bradscottuk's picture

Moth

Observed: 9th March 2013 By: bradscottukbradscottuk’s reputation in Invertebratesbradscottuk’s reputation in Invertebratesbradscottuk’s reputation in Invertebratesbradscottuk’s reputation in Invertebrates
P3090278
Description:

I must get a moth guide. Anyone recommend a good one?

Identifications
Species interactions

No interactions present.

Species with which Dotted Border (Agriopis marginaria) interacts

Comments

chrisbrooks's picture

Moth Guides

You will 2 guides and I would recommend

Field Guide to Micro Moths (Phil Sterling and Mark Parsons)

Field Guide to Moths (Paul Waring and Martin Townsend) Revised Edition.

bradscottuk's picture

Great, thanks Chris

I will go and check them out. Moths have always seemed a bit hard, but it's only because I've never spent any time on them. Currently learning mosses, so they can't be that bad...

chrisbrooks's picture

Mosses

They can't be any harder than mosses, can they ?

DavidHowdon's picture

Guides

I'd suggest you start with the macro moths, they are easier. Three main modern guides.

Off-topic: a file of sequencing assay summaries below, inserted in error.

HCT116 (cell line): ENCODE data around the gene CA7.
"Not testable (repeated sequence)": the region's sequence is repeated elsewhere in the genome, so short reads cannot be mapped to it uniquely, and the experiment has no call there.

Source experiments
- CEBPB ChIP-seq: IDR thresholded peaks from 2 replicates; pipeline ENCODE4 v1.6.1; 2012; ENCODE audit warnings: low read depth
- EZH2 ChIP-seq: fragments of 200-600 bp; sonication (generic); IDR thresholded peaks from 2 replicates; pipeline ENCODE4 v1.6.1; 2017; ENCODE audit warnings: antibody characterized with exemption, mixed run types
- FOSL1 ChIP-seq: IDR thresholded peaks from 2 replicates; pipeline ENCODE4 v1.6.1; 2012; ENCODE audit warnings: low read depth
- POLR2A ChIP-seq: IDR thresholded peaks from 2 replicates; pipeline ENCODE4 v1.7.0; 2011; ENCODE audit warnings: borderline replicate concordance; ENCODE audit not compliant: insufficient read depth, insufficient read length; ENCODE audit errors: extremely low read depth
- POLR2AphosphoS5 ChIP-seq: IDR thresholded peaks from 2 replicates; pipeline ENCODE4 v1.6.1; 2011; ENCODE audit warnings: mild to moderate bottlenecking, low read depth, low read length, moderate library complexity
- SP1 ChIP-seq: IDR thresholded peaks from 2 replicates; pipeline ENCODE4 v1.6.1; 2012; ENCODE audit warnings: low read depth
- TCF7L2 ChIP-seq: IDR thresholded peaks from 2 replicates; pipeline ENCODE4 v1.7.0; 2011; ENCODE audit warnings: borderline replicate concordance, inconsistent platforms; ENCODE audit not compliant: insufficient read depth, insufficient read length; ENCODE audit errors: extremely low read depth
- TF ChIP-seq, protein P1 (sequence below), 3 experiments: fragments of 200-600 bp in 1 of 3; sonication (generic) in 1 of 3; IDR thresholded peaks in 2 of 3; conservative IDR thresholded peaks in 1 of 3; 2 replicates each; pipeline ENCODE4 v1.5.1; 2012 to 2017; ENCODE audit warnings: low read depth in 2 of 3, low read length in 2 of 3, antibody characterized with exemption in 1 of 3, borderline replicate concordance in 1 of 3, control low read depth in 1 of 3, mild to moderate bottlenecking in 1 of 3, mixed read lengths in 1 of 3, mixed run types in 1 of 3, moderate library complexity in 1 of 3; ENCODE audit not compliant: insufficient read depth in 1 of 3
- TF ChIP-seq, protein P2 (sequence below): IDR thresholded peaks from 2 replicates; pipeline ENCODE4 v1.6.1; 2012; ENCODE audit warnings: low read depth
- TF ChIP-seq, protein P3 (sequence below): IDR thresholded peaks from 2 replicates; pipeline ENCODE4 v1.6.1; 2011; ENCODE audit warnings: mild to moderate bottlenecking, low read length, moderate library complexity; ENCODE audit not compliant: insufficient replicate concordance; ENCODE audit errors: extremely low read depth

B Skinner "The Colour identification guide to moths of the British Isles". Probably the best single volume, shows photographs of set specimens in controlled lighting conditions.

P Waring et al "Field Guide to the Moths of Great Britain and Ireland". Another good volume, shows illustrations of moths in their natural resting postures.

C Manley "Moths of Britain and Ireland". Quite popular and covers a (somewhat arbitrary) selection of the micromoths as well. Photographs of moths in their natural posture in natural (or natural seeming) surroundings. The difficulties of photgraphing live specimens consistently I think makes this a useful supplementary guide rather than a book to have on its own. Also available in iPhone/Pod/Pad format - http://birdguides.com/estore/p-940-moths-of-britain-and-ireland-app.aspx

The old standard (prior to Skinner) was South 2 volume guide. Thanks to the wonders of the internet now available online at http://www.gutenberg.org/ebooks/41782 and http://www.gutenberg.org/ebooks/41920. Copies crop up on second hand book sellers websites and popular web based auction sites quite frequently.

bradscottuk's picture

Thanks David

I'll have a browse next time I'm in a decent bookshop, and see which ones take my fancy. It's about time I started looking at insects a bit more closely, I think.

DavidHowdon's picture

A male

This one is a male by the way. In this species the female has reduced wings and cannot fly. I've added an example of this at http://www.ispot.org.uk/node/318541